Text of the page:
Citizens saw what was happening and rushed out to stop it. The repaint was happening due to no permit being acquired by Guache for the work.
Not all business owners are so happy to have their walls adorned, however. The owner of The Platypus Hostel was so sick of graffiti that he invested in paint that can simply be gurneyed clean each morning. Expensive, but effective!
A Mexican artist named Pez has coined his own ‘happy style,’ featuring fish (pez in Spanish) and gaining him rapid notoriety as an artist.
This wall was valued at $20-$30,000 US dollars were it to go to auction. Not bad for a guy who started out with a simple ‘pez’ signature that he gradually grew into the happy fish characters pictured.
Rounding a corner you come to the elegant, Escher-esque tessellating birds of fellow Mexican artist Gilberto Perez.
This piece, artist unknown to me – but tagged with PCK, evokes the ancient spiritual culture of South America through Pacha Mama images (the hands, earth, plants) as well as the use of hummingbirds, known as the messengers of the underworld.
A fun artist to spot around town is Mr Troll. This sculptor/artist places a plastic like material on cookie trays and bakes it in the oven to achieve his bright, hardened wall mounts.
Another artist whose works deliver a burst of delight if you happen to look up, out of the ordinary periphery, is a recently deceased paper mache master. Unfortunately our tour guide did not know their name, but their work was some of my favourite around Bogota.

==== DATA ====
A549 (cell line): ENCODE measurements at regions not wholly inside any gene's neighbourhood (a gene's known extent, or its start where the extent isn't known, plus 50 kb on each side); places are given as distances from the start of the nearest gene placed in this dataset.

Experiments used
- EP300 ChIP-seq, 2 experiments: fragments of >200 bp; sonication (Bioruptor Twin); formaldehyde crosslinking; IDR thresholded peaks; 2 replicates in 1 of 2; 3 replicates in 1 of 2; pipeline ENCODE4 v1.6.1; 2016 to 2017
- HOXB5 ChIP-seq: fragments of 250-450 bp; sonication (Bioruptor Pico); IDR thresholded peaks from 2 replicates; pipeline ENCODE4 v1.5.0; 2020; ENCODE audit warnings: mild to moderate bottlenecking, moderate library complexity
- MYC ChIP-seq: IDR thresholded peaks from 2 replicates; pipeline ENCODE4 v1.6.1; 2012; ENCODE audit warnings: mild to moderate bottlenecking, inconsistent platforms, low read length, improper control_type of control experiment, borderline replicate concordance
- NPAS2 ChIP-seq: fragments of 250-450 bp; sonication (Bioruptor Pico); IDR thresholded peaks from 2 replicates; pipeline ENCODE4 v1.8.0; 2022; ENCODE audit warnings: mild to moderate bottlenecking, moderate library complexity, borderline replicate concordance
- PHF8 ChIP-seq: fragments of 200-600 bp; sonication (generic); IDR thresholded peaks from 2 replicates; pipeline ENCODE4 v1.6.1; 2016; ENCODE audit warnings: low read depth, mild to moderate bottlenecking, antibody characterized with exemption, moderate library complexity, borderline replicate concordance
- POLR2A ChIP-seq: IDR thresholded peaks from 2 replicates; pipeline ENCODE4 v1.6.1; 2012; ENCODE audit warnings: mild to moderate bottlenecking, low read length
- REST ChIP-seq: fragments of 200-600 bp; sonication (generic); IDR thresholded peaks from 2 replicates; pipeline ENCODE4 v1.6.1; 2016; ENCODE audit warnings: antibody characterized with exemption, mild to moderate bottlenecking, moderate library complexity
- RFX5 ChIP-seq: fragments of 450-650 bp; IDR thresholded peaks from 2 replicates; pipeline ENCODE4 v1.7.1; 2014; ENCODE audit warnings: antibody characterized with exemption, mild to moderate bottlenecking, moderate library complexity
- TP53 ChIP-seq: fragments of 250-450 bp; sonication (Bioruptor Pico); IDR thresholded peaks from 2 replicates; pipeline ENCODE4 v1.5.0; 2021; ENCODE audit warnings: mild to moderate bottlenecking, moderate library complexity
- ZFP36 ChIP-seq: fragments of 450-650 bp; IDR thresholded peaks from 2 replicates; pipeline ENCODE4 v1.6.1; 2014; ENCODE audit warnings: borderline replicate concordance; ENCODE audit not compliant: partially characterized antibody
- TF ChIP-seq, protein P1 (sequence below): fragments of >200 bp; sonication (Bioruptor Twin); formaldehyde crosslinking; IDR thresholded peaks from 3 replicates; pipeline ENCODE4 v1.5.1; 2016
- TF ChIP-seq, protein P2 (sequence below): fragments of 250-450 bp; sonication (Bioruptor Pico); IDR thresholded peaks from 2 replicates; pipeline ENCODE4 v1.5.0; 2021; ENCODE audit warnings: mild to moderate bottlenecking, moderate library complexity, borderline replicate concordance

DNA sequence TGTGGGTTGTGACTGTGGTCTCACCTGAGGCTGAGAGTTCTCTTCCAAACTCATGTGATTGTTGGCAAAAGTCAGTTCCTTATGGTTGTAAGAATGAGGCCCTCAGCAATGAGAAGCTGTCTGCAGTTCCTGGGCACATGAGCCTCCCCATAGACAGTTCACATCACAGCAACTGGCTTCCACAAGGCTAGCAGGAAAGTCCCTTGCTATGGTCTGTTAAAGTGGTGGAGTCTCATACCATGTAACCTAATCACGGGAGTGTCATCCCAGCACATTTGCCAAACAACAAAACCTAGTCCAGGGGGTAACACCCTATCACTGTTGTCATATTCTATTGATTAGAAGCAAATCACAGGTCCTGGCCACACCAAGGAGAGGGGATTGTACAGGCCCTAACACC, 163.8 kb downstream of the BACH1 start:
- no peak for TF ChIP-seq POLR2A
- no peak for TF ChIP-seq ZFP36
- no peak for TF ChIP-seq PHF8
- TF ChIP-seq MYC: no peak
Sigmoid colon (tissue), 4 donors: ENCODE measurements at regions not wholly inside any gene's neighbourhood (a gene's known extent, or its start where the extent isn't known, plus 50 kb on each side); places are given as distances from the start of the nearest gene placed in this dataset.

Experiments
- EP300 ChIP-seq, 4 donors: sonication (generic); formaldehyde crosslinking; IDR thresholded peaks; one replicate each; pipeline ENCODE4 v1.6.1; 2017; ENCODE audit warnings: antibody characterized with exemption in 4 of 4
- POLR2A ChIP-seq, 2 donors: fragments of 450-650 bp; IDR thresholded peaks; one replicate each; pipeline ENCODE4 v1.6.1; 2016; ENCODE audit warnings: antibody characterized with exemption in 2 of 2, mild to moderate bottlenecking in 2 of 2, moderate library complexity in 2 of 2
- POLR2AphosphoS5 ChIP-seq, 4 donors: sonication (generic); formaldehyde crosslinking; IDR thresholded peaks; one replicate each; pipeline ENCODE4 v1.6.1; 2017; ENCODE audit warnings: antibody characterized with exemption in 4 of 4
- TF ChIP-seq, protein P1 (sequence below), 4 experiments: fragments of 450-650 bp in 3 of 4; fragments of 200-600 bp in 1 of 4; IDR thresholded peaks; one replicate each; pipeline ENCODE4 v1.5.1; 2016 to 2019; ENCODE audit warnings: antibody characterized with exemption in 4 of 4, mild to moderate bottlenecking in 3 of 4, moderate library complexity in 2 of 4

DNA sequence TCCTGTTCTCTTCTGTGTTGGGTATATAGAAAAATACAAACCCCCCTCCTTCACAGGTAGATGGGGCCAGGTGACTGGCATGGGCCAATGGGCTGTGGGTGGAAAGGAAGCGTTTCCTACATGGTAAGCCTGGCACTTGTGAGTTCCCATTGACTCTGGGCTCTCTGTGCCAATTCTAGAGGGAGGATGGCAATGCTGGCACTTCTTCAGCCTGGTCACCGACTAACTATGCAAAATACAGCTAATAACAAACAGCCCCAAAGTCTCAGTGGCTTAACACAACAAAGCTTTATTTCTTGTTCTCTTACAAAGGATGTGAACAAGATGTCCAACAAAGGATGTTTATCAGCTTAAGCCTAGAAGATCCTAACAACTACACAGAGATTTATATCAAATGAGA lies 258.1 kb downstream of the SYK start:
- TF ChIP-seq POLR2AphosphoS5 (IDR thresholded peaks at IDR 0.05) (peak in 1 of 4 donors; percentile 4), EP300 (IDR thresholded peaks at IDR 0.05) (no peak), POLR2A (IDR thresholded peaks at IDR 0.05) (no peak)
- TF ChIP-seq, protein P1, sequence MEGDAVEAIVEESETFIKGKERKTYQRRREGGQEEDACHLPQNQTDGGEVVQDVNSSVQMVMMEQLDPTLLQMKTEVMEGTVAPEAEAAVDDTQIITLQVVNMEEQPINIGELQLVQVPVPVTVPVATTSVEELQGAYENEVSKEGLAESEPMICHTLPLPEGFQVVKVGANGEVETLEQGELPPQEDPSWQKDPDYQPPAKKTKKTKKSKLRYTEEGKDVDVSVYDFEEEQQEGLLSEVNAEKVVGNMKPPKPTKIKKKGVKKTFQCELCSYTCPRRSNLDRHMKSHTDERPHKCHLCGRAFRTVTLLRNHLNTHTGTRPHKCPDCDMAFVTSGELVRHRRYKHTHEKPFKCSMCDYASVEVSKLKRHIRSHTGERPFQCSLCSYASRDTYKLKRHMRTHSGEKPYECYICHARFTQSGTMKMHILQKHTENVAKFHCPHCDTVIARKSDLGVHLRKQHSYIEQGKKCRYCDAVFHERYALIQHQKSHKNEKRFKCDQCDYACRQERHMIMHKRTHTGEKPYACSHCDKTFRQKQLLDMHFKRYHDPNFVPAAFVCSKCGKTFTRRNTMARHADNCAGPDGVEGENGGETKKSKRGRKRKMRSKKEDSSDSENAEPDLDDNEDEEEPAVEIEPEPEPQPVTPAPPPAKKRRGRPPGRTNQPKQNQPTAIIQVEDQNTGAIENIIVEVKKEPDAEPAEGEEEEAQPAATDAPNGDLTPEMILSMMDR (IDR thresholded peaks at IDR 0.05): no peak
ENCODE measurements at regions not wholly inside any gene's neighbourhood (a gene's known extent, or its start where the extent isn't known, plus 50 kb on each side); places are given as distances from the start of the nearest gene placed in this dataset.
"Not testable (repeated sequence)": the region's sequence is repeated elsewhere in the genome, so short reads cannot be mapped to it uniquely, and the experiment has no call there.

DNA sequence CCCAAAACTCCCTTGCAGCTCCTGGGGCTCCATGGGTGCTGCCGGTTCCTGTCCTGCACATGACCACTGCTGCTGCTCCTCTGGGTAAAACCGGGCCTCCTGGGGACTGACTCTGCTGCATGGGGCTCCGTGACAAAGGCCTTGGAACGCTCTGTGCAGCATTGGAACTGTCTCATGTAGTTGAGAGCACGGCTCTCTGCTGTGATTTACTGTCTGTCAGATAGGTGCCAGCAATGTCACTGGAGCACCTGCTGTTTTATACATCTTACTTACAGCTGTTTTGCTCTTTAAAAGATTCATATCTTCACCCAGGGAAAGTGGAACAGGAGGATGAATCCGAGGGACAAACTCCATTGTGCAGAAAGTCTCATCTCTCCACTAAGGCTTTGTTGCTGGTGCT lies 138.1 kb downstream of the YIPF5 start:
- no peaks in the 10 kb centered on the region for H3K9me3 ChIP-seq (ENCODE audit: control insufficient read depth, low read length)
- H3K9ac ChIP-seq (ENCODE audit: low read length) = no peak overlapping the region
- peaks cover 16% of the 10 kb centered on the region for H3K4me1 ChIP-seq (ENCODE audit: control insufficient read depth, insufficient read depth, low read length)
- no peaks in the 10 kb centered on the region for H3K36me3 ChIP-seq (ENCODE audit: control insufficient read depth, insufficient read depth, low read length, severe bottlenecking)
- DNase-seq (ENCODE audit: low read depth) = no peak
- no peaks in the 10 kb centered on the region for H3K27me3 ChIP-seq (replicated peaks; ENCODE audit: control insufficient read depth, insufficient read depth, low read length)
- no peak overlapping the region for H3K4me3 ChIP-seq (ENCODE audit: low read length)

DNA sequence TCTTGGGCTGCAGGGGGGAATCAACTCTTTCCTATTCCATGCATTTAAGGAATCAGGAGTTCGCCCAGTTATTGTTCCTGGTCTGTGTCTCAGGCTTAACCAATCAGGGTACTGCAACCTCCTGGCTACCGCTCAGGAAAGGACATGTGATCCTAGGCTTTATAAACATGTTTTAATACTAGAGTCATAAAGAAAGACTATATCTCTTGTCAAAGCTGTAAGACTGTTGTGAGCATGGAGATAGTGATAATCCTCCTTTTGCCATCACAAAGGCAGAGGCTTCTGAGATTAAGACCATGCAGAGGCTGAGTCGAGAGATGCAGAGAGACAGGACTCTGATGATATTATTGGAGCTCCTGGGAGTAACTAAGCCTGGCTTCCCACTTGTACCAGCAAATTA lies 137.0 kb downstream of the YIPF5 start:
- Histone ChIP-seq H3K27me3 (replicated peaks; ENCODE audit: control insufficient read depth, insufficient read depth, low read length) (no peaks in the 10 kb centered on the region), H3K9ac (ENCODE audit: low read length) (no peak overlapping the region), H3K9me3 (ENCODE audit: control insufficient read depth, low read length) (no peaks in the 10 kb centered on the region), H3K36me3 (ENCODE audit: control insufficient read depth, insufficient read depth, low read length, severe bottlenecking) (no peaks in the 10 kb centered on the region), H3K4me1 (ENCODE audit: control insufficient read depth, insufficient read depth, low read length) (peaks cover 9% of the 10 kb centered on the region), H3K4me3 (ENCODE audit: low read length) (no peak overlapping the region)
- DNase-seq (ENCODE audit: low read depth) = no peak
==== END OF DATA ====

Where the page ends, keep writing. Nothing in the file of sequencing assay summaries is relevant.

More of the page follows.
Here the shoe shiner’s box doubles as a bird-house. Shoe shiners are one of the common staples around Plaza Bolivar.
A unicycling juggler stands as a monument to Bogota’s large circus and performer culture. Jugglers have in fact performed on this very wall.
It is a strange week in Bogota if you don’t see street performers performing tricks in front of traffic for money, or in the La Candelaria plaza.
At the end of my three days of freedom I caught the bus with 150 excited (and exhaustingly chattery) volunteers and headed to our two-week classroom prison. Fourteen days sitting and learning….it had been a while. It required a lot of coffee.
I felt good to be back in South America, and excited about the year ahead. Each day of training gave me further insight into the challenges waiting ahead.
“I had one kid who lit a fire in my classroom,” the lecturer said.
“But it was only a little fire.”
2015 here I come!